As a matter of fact, precisely six weeks ago, the activities for the celebration of the second anniversary of the second term in office were kick-started, with the flagging-off and commissioning of new and completed projects and for 40 days, Governor Wike, his cabinet and his array of distinguished special guests, traversed the length and breadth of the State to either commission or flag-off various development projects cutting across different socio-economic sectors.
The global Community and the entire nation saw the phenomenal harvest of projects, including roads, bridges, education, healthcare, housing, social welfare, sports and rural development across Rivers State, as the sounds and sights of the happy and grateful beneficiary institutions, communities and people, were beamed on live telecasts.
The very fact that he delivered on every single item listed on the programme of activities, which had been drawn up several weeks before the second anniversary, was not only remarkable for the audacity and confidence of his visionary leadership, but indeed an excellent reflection and astute exhibition of what governance accountability to the people is all about.
By way of summary, Governor  Wike’s account of six years of focused, determined, strategic, courageous leadership and unprecedented transformational development across the 23 Local Government Areas of the State, covered the breathtaking infrastructural revolution, golden era in health care delivery, educational advancement programmes, practical efforts in agricultural development,  pragmatic rural transformation initiatives and the economic stimulus engagements.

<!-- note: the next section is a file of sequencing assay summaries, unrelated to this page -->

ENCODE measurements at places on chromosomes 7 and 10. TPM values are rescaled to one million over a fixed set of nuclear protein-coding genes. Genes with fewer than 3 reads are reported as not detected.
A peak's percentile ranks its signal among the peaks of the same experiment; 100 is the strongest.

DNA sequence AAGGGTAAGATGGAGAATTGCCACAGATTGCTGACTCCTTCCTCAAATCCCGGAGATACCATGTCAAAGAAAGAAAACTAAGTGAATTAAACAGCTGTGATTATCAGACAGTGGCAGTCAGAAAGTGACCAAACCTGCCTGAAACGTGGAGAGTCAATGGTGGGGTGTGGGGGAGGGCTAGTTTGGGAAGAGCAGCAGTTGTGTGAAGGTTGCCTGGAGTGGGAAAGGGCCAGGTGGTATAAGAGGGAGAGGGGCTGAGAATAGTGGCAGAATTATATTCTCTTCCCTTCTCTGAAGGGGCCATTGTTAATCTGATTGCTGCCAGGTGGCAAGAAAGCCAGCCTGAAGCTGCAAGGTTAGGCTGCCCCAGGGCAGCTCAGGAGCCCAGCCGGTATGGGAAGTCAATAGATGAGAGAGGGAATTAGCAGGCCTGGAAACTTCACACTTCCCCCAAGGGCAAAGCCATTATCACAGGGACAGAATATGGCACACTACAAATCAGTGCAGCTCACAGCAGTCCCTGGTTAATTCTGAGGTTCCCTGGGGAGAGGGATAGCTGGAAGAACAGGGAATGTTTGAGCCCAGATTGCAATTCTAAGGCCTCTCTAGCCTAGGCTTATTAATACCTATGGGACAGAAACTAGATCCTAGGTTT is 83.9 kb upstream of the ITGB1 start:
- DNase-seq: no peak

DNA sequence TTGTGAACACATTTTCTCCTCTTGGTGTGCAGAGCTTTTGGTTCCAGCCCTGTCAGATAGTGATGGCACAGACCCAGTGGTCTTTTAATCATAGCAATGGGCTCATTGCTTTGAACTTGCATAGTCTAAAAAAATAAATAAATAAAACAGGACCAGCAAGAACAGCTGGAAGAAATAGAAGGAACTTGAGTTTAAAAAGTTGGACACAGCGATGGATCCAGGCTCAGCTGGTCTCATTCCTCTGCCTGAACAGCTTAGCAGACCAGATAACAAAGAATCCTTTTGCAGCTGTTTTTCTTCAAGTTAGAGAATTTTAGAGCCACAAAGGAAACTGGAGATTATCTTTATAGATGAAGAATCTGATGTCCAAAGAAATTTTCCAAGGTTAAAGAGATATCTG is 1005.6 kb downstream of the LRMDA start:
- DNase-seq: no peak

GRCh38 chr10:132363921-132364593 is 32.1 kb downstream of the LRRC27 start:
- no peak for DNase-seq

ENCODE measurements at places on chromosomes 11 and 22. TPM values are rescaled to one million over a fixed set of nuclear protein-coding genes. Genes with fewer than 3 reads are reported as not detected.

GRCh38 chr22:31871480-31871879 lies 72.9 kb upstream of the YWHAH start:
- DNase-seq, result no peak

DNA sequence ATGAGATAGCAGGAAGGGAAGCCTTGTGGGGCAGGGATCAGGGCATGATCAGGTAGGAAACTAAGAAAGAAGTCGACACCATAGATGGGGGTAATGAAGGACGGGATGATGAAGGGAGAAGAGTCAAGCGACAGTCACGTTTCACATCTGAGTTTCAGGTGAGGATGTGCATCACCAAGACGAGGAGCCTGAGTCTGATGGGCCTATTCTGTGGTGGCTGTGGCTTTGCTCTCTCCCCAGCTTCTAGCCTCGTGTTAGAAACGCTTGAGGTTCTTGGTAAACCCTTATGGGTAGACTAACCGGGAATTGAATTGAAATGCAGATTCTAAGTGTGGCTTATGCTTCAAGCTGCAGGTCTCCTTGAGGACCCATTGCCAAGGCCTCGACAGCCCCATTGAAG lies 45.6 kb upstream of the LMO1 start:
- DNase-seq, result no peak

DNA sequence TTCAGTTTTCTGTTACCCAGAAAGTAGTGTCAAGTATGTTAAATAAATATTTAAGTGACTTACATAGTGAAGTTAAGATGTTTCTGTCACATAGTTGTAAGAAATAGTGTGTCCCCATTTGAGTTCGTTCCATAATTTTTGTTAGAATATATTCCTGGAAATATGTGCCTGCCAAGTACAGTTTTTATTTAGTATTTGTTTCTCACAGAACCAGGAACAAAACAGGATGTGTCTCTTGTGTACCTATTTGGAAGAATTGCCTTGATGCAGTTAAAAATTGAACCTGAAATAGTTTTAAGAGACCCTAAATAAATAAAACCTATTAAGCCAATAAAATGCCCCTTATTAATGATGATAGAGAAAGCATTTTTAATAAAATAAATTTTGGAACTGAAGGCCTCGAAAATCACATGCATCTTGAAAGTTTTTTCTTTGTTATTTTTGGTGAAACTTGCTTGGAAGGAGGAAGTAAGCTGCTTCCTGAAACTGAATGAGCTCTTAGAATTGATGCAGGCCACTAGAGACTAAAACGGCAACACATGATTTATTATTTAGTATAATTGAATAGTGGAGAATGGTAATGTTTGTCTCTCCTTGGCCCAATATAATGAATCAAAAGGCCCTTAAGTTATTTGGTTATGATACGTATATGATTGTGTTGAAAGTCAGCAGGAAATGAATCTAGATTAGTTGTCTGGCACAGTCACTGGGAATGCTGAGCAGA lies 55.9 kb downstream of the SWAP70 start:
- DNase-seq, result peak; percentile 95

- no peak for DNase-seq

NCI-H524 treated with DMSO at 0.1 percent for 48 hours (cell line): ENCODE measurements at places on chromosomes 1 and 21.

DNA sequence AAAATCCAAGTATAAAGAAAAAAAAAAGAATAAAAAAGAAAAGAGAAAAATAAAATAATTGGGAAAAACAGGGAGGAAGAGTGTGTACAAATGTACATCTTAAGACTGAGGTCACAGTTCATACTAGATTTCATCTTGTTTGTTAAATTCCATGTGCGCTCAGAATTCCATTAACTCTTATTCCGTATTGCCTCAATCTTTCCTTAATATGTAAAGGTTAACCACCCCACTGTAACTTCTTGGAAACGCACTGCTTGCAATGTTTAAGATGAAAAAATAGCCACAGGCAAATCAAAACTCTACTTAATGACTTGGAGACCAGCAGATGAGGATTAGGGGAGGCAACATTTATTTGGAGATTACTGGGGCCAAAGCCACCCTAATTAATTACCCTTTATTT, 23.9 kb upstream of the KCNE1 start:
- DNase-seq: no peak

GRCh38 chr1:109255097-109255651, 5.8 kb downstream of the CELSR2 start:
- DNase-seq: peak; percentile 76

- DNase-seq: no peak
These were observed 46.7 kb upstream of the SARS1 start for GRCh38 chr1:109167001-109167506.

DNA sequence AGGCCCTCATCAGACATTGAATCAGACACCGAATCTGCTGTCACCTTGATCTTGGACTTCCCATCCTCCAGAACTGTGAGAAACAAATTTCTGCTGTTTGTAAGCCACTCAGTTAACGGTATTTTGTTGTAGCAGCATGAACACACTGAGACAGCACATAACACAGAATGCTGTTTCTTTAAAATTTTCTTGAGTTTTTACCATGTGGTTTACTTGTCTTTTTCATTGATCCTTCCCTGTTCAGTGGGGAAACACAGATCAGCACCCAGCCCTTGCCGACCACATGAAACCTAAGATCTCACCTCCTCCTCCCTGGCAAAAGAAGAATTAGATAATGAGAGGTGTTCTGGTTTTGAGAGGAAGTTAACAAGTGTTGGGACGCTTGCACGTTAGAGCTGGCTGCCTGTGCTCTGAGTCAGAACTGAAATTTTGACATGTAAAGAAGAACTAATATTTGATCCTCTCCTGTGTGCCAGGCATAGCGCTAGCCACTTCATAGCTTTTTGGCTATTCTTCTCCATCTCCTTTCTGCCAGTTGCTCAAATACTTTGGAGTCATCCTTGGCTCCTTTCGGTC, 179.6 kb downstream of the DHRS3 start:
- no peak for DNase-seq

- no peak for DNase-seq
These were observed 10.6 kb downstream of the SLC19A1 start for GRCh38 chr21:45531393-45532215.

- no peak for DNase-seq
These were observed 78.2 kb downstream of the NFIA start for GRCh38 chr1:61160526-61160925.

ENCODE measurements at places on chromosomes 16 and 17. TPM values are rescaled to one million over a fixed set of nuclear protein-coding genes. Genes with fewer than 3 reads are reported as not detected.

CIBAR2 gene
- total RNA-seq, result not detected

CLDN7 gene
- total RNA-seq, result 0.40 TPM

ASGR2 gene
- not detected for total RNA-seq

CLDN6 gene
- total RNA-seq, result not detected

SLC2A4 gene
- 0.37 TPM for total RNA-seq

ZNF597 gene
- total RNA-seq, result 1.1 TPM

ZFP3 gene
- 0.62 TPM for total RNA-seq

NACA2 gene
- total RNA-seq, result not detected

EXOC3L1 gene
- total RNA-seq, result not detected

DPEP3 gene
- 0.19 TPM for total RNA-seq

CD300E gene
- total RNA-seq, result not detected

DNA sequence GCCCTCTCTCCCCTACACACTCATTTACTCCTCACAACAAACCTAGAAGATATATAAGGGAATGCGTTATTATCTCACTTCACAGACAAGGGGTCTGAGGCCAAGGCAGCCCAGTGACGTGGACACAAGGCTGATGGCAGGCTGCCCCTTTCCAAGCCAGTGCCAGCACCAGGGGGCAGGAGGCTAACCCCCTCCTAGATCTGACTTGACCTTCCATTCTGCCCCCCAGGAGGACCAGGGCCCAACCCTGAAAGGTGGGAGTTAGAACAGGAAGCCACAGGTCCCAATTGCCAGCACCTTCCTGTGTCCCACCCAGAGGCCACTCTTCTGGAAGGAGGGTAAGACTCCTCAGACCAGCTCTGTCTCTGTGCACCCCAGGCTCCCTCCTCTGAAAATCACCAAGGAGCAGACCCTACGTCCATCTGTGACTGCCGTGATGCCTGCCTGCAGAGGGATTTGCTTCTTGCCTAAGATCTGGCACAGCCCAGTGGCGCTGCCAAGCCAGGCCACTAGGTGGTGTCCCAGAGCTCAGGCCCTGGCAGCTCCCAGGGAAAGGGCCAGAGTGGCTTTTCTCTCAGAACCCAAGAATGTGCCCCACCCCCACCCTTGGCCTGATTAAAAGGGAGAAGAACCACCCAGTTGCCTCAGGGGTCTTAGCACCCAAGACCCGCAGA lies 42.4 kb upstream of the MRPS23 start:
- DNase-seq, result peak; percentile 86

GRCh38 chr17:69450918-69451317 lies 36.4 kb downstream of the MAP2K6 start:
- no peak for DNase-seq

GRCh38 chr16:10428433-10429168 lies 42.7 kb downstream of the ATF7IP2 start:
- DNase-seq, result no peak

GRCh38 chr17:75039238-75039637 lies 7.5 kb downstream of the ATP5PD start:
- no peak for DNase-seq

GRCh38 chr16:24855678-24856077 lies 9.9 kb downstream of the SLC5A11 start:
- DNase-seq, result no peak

Other areas included, strategic housing development, robust and necessary equipment, in hard and soft logistics, as well as humanitarian support to security agencies, smooth and uninterrupted administration of justice, expanded frontiers in sports development, appropriate social welfare provisions, unparalleled recognition for culture/tourism and of course the entrenchment of a peaceful, rancour free, political atmosphere, which all featured prominently, even against the backdrop of the devastating COVID-19 pandemic.
Governor Wike highlighted the fact that since 2015, his administration has delivered over a thousand kilometres of Trunk-A roads; embarked on construction of phase one of the trans-Kalabari road, simultaneous construction of ten arterial flyovers, with three already commissioned and connected the ancient coastal community of Opobo to the rest of the State and the country by a tarred road.
He further said that his administration has also transformed not less than 18 major single lane roads to dual carriage ways with street lights, pedestrian walkways and covered drains and while noting that the dualization of Ahoada–Omoku, and Egbema Omoku roads is also underway.
He affirmed that his government has reclaimed vast swathes of sand-filled land for some of the coastal communities, including Abalama, Bakana, and Kula to advance their development and also started the sand filling of 55 and 42 hectares of reclaimed land for Abonnema/Obonoma and Okrika communities respectively.
In the education sector, Governor Wike said his administration has provided over 1200 classrooms and nearly 14,000 desks to over 200 primary and junior secondary schools, all in addition to the reconstruction, furnishing and equipping of several secondary schools, including some renowned and famous ones too, with modern classrooms, laboratories, libraries, sports facilities, staff quarters and paved interconnecting road networks.
“As a result of the concrete and targeted interventions, the education system is becoming more and more effective and qualitative in the State with enrolment and transition rates of over 98 per cent, while over 80 per cent have consistently recorded 5 credits and above pass rates, including Mathematics and English in WASCE since 2015,” he said.